While small businesses are especially vulnerable to the financial impact of the coronavirus, organizations of all sizes are trying to stay on top of the changing economic landscape. Whether you’re battling beyond pandemic paralysis, or you’re arming yourself with information “just in case," here are 3 financial tips to help you manage cash flow:
1. Seek Funding
Just last week, an additional $310 billion was approved to augment the government's depleted Payroll Protection Program (PPP). If you didn't receive funding in the first round (the program offers 8 weeks of payroll help for companies with under 500 employees), you should make sure you have all required documents ready and submit them as soon as possible. This new bill specifically delineates funds to community lenders and mid-sized banks and credit unions. Many applicants have found the process easier to navigate with their local banks.
Outside of the Payroll PPP, other SBA programs have been enacted, and augmented, to address COVID-19’s impact on small businesses. These include the Economic Injury Disaster Loan (“EIDL”), the Emergency Economic Injury Grant (“EEIG”), and the Express Bridge Loan Pilot Program.
Beyond the SBA, other resources being offered include:
- Facebook Small Business Grant Program, which is drawing from a pool of $100 million for up 30,000 small businesses grants to eligible applicants.
- Alice is providing small business grants up to $10,000 of emergency funding, and up to $50,000 to support business growth.
- kiva is providing zero interest loans to US businesses.
- thryv foundation is providing grants up to $15,000.
- Sara Blakely’s Red Backpack Fund is offering 1,000 $5,000 grants to female entrepreneurs each month through August.
If you are a larger business, generating in excess of $2 million of cash flows, there are a variety of other debt and equity funding sources available as private financing firms continue to search for great companies to partner with.
Not sure who to partner with or what funding you might need?
The ScaleHouse team is happy to help you explore those options.
2. Build and Continually Update Your Cash Flow Forecast
A working cash flow forecast is essential for making and understanding the impacts of business decisions. A proper cash flow forecast should be able to test a variety of operating and working capital scenarios and outcomes. During a dynamic environment, we recommend having a 4-week, 8-week and 12-week forecast to provide more granularity.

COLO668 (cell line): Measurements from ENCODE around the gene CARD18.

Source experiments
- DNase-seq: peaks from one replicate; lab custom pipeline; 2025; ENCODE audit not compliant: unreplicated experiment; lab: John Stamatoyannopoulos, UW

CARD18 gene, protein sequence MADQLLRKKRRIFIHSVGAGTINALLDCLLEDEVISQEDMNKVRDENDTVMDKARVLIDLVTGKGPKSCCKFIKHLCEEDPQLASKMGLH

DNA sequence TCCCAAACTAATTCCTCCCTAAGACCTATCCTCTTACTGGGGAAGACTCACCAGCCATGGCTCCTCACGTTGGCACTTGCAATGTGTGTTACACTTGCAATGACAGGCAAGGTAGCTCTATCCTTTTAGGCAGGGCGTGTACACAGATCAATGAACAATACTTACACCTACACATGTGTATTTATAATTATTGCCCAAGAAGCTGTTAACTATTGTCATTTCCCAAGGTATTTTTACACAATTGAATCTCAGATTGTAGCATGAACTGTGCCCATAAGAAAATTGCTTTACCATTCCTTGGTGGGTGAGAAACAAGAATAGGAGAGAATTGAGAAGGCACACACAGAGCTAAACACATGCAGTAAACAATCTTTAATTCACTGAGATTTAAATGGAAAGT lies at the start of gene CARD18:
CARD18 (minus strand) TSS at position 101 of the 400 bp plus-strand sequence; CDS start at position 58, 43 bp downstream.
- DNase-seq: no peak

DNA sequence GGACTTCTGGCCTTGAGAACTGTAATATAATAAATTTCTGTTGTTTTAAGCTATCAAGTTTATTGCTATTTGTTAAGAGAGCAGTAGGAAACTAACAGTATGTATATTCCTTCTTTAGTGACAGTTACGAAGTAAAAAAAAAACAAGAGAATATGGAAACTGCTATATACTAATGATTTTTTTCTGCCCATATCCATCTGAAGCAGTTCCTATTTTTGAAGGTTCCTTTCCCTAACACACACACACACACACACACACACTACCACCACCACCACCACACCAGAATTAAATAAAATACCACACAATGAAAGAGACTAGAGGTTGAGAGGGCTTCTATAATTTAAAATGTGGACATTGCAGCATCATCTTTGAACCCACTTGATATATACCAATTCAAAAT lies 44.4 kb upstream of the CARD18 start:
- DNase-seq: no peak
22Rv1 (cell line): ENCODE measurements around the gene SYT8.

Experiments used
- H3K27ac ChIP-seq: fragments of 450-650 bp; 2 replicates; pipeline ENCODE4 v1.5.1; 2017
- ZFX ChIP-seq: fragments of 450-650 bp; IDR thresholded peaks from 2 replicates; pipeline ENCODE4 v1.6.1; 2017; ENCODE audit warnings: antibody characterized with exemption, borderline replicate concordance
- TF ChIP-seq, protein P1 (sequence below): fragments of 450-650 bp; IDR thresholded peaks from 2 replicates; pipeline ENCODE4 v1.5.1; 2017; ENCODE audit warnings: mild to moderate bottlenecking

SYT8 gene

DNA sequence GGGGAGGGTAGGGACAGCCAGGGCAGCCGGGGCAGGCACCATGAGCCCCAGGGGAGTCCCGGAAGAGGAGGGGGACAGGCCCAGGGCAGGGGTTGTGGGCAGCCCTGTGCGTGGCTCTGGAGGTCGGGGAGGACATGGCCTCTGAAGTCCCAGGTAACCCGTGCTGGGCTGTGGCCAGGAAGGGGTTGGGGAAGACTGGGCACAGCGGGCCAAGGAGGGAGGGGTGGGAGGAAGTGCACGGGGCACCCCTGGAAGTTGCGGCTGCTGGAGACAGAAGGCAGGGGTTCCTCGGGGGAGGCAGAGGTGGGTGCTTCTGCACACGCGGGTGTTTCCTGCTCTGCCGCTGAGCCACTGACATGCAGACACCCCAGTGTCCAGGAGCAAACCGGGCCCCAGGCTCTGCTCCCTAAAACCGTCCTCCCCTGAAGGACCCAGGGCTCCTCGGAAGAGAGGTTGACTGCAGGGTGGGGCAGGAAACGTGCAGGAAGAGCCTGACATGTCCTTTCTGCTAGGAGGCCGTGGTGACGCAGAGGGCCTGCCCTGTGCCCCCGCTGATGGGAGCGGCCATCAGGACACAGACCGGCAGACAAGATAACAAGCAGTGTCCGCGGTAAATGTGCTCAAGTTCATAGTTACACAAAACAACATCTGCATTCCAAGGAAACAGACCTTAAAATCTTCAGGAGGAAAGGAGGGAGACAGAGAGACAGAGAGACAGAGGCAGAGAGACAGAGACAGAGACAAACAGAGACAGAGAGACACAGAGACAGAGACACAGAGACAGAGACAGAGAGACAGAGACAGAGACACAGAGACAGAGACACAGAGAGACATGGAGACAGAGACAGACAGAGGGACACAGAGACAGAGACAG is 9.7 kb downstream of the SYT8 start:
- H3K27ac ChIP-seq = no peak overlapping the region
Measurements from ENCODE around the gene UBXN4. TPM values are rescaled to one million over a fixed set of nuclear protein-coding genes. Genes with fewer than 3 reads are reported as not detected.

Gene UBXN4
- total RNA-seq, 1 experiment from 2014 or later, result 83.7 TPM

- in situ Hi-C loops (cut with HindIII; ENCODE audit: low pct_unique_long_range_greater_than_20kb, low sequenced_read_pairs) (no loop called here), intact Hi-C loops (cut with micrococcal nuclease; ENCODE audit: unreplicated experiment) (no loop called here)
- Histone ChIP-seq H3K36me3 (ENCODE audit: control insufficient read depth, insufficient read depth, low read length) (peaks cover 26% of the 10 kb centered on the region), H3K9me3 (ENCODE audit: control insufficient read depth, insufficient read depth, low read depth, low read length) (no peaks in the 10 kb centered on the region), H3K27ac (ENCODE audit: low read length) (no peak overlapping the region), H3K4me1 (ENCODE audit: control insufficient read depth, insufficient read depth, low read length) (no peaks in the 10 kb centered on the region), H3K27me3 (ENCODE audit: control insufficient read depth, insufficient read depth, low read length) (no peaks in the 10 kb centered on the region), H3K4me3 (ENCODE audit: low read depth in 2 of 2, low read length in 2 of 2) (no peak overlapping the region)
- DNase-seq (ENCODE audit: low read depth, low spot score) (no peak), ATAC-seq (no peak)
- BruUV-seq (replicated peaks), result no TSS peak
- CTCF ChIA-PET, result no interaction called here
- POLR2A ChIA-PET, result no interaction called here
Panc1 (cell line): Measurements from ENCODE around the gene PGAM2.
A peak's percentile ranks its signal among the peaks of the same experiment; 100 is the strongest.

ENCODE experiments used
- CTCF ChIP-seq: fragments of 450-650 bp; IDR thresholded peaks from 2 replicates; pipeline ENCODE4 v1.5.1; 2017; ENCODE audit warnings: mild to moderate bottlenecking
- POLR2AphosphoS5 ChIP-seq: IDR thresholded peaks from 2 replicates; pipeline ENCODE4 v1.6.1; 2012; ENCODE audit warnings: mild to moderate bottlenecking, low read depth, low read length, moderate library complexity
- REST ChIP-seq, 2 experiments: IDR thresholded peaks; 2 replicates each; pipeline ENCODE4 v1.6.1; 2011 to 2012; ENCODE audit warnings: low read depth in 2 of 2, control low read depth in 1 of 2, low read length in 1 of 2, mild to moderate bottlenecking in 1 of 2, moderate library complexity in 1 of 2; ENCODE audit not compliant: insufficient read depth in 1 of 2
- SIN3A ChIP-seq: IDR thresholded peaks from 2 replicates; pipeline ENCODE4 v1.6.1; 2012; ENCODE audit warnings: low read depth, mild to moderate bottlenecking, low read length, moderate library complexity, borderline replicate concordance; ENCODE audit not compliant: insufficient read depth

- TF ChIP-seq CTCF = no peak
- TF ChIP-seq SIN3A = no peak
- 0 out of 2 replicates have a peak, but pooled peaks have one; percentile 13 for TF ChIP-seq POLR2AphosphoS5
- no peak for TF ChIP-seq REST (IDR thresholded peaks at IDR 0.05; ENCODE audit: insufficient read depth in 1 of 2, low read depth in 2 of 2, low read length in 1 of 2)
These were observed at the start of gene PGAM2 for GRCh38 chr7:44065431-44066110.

Remember, cash flow needs to account for changes in working capital, such as inventory, accounts payable and receivable, and not just categories like operating expenses and revenue. If you need a better handle on how these interactions work and critically apply to the day-to day of your business you’re not alone, we’re always happy to chat or build you a custom model.
3. Take Active Steps to Improve Cash Flow
Adapting and making changes quickly can be a differentiator if you’re in survival mode. Of course, making changes is easier said than done, especially when adjustments require agreement from another party, like modifying terms with vendors or trying to collect cash from customers faster than usual.
Once you have a proper understanding of your cash flow, you can understand which changes will be most helpful. You may be able to:
- Reduce Operating Overhead: Lowering expenses, wherever they come from will improve cash flow.
- Renegotiate Terms with Your Suppliers and Creditors: If you believe you can temporarily extend payment terms, whether it be with a creditor, landlord, supplier, etc. without jeopardizing a long-term relationship, it’s worth having this discussion immediately. For those using or extending credit cards or credit lines, Experian offers a helpful list of links summarizing temporary relief options offered by short-term credit providers.
- Collect on Accounts Receivable Faster Than Usual: This is easier said than done, as many businesses are going through similar discomfort. Consider incentivizing customers by offering a discount (1%-5%) for early payments on larger contracts or orders.
The amount of information, and misinformation, available right now can be overwhelming, especially when things are changing on a daily basis both inside and outside of your business.
Whether it’s the ScaleHouse team or some other internal or external advisor, ask for help. We’re all in this together.